Post # 1
I’m 21 now, almost 22, and I’ve been smoking since I was 16. Bad, I know, but my story is the typical “I had lots of older friends and they all smoked so I needed to be cool too”. Now I’m ready to quit. The only problem is that this is only my third or fourth time trying to quit. I know that I wasn’t really trying to quit before, but I’m really worried about a relapse. My FH smokes, my best friend smokes and I see them A LOT. FH has said that he’ll quit with me, but he doesn’t really want to, so I know it may not work.
I’ve decided that Monday I’m going to go buy the patches and begin my journey.
But I need some tips or some advice from other Bees. I only know a handful of smokers who quit without problems, and most of them had to get pregnant in order to quit. I’m not looking to have a baby anytime soon, so any advice would be appreciated.
Post # 3
Personally my husband and I used the medication Champix (I think its called Champax or something similar in America). It worked a treat for us, no side effects and we’ve been off them since May 2011 now.
I’m not saying that patches wont’ work for you becuase they work for loads of people, but if you need another option, I would recommend trying the medication.
Post # 4
The only advice I have is not to take Chantex. I have known several people that have taken it and the side effects are really ugly, which the doctors downplay, which they really shouldn’t.
Good luck, I know how hard it is.
Post # 5
I’m not a smoker but my husband was. He started smoking at 16 as well and like you have quit several times prior. When he finally quit for good he did it cold turkey and the only reason it worked is because HE wanted to do it 110%. He knew how much I hated it that he smoked so I, our then non existent future family and life was the reason that really propelled him to quit for good. He hasn’t smoked for almost 7 years now.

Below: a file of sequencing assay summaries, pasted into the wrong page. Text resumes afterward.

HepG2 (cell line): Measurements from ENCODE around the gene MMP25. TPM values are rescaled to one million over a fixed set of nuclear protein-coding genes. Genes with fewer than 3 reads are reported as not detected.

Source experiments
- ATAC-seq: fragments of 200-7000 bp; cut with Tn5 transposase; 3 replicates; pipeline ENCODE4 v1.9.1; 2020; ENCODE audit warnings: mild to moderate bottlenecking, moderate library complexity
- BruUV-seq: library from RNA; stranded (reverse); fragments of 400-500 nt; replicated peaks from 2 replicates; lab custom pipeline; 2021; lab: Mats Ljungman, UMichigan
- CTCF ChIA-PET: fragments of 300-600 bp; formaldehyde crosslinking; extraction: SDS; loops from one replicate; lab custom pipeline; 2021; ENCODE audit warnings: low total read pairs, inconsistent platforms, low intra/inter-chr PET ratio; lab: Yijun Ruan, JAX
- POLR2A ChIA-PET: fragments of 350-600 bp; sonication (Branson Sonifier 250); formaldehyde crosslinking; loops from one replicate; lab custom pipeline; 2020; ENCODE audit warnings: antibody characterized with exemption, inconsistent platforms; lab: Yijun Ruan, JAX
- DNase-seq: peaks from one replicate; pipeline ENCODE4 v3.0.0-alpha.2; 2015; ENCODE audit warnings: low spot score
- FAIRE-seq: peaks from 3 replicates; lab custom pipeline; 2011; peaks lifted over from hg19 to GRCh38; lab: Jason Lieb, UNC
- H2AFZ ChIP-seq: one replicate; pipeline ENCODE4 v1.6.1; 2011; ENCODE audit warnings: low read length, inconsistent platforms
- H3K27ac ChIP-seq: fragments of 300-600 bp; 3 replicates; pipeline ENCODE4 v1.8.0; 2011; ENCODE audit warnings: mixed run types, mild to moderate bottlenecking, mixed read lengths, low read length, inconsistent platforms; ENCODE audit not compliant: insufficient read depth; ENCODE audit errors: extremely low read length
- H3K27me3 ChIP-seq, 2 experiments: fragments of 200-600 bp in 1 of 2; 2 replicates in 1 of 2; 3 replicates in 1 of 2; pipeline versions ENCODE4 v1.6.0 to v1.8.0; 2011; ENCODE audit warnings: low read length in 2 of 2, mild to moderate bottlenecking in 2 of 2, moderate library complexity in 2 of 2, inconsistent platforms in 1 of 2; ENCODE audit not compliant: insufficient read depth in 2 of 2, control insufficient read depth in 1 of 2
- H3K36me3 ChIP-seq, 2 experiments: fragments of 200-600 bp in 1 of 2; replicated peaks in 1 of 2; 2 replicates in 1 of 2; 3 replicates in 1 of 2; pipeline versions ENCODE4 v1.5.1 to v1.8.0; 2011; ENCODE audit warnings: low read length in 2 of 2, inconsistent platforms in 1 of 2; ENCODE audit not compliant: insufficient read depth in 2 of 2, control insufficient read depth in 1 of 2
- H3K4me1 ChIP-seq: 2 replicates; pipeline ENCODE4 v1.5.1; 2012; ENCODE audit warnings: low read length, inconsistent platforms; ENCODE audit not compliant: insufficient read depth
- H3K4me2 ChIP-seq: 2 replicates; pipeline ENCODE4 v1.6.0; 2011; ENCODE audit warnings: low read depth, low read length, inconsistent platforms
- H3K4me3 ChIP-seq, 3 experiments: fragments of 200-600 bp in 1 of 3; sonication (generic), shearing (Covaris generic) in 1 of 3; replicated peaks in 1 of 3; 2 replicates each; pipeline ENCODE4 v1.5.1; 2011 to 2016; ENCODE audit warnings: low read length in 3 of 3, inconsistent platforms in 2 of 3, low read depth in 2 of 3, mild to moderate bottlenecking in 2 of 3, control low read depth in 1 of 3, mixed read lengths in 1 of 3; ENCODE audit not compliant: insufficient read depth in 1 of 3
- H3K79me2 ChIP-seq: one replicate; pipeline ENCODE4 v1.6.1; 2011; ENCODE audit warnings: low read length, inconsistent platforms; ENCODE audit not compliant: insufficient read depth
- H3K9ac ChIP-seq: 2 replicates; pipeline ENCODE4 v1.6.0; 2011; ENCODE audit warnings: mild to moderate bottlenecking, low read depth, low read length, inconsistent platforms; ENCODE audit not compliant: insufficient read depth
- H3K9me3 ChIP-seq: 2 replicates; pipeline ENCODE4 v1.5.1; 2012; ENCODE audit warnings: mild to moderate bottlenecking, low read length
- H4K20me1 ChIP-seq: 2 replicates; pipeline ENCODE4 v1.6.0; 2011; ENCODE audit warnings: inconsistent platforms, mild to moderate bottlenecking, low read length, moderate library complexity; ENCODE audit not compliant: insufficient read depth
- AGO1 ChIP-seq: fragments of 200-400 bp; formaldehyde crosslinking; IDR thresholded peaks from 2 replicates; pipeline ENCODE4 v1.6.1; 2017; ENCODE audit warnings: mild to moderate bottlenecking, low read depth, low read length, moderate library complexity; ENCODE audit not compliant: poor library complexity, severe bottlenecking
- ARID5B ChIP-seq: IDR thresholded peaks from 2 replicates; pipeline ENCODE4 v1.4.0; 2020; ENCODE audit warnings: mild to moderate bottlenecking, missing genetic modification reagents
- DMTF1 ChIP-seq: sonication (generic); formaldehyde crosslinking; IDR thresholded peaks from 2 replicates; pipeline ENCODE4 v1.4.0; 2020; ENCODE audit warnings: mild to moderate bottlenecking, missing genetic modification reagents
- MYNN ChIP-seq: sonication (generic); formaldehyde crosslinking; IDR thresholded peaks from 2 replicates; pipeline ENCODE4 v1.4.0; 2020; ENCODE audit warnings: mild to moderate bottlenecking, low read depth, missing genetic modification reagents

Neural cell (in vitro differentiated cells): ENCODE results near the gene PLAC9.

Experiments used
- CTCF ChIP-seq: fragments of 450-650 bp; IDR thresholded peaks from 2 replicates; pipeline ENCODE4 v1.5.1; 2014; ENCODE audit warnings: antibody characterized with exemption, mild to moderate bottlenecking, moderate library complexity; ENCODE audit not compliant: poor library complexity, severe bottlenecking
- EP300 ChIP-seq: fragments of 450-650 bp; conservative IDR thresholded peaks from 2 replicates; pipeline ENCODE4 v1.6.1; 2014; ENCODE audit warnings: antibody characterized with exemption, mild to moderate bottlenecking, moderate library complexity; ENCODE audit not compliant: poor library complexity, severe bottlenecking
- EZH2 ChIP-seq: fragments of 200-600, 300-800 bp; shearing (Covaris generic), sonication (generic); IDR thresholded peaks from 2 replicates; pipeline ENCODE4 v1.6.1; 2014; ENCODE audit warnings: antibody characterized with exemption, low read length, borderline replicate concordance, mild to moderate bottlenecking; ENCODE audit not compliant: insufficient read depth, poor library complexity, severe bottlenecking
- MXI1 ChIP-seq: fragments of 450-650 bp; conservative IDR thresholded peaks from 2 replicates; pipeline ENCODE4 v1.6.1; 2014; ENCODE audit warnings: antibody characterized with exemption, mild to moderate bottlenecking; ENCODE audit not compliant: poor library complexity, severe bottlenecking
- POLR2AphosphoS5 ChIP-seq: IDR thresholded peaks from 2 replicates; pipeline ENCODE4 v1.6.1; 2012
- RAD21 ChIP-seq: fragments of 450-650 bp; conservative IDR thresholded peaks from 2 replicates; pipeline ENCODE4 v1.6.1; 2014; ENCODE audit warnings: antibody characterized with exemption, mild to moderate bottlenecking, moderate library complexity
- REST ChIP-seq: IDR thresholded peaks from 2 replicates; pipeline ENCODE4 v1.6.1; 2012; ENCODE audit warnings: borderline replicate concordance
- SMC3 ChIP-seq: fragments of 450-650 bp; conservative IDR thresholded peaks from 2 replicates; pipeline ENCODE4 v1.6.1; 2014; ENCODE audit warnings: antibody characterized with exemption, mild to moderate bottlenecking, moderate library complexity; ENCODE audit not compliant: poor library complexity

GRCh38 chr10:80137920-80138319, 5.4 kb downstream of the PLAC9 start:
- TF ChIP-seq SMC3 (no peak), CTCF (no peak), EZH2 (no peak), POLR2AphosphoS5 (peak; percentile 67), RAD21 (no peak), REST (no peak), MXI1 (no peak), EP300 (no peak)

As for those around him that smoked, his dad still did, his brother still did and so did all his co-workers. He just flat out told everyone to stop smoking around him.
His dad did it with Chantix recently and it worked for him with no side effects.
Post # 6
- Wedding: August 2013 - Brookfield Zoo
Good for you for quitting! I don’t have firsthand experience, but you could try getting one of those electric cigarettes that are supposed to give you a burst of nicotine without the carcinogens and stuff.
Post # 7
I recently quit. The way I did it was to allow myself a cigarette when I wanted one, mainly when drinking. You’d be surprised how much you realize you’re taking your smoke break because it’s routine, not because you actually want it.
Post # 8
@elysion: I have one and I’ve been trying to cut down by using it. Like, substituting a real cigarette for the e cigarette but I know it’s just not going to cut it.
@banana_anna: Is it hard to get it from a doctor? Like, did you have to try x number of other methods first?
Post # 9
@Aure: I’ve thought about it too. I found myself lighting up every time I got in my car, even though I didn’t actually want a cigarette. I’m not smoking in my new car though, and I’ve found that it really isn’t that hard not to smoke, it’s just making myself not want a cigarette period.
Post # 10
@SouthernGirl: My friend’s bf quit when he read a book. I know it sounds unlikely but he smoked a pack and a half a day, was ready to quit (like you are!) and read this book. Hasn’t picked up a cig since.
Post # 11
First off, big hug for taking this on.
I quit by cutting back first, and letting myself have 2 cigarettes aa day for a while. When you choose to have those two will help you figure out how best to cope without them, in a way. I realized I smoked because I was bored during my commute. After a while, the smoke smell bothered me and I stopped entirely.
Post # 12
Oh gosh, I know how hard it is. I haven’t quit sucessfully yet, my plan is to try again in a couple weeks, after taking the bar exam. But I do have some tips on what was working and what made me fail.
I personally liked the gum more than the patches. I gelt more in control with the gum, like I could have some when I needed it or wean myself off when I didn’t. And find something to break the phsical part of the addiction. I liked having a lollipop or straw on hand. Also, find something to help you deal with stress. I think that’s the biggest reason I fail, I didn’t have a fall back to help me handle stress. So figure out what that’ll be for you. Watch out for alcohol. I can’t drink and not smoke, you might wnt to avoid it forr a few months.